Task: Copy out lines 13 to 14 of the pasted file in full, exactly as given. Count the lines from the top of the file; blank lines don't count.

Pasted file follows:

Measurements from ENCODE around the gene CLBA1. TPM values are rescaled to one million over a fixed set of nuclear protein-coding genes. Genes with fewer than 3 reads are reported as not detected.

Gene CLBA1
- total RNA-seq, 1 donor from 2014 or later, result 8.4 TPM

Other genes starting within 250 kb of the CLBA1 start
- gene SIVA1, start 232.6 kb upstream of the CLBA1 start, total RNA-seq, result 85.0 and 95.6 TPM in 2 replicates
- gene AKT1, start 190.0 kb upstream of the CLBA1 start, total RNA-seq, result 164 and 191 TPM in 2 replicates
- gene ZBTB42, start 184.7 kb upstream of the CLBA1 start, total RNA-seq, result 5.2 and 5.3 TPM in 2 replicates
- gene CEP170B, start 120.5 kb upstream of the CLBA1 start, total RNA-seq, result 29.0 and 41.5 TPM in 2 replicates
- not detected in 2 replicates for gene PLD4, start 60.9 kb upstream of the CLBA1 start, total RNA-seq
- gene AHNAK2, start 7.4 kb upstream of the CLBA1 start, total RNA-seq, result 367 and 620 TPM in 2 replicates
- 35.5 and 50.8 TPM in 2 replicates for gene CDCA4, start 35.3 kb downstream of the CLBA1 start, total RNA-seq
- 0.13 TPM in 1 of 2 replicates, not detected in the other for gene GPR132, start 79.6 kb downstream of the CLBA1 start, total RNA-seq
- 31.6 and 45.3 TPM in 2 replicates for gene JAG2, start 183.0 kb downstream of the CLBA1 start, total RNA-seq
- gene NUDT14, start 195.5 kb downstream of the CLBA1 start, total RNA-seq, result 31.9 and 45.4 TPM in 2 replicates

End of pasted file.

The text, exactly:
- 31.6 and 45.3 TPM in 2 replicates for gene JAG2, start 183.0 kb downstream of the CLBA1 start, total RNA-seq
- gene NUDT14, start 195.5 kb downstream of the CLBA1 start, total RNA-seq, result 31.9 and 45.4 TPM in 2 replicates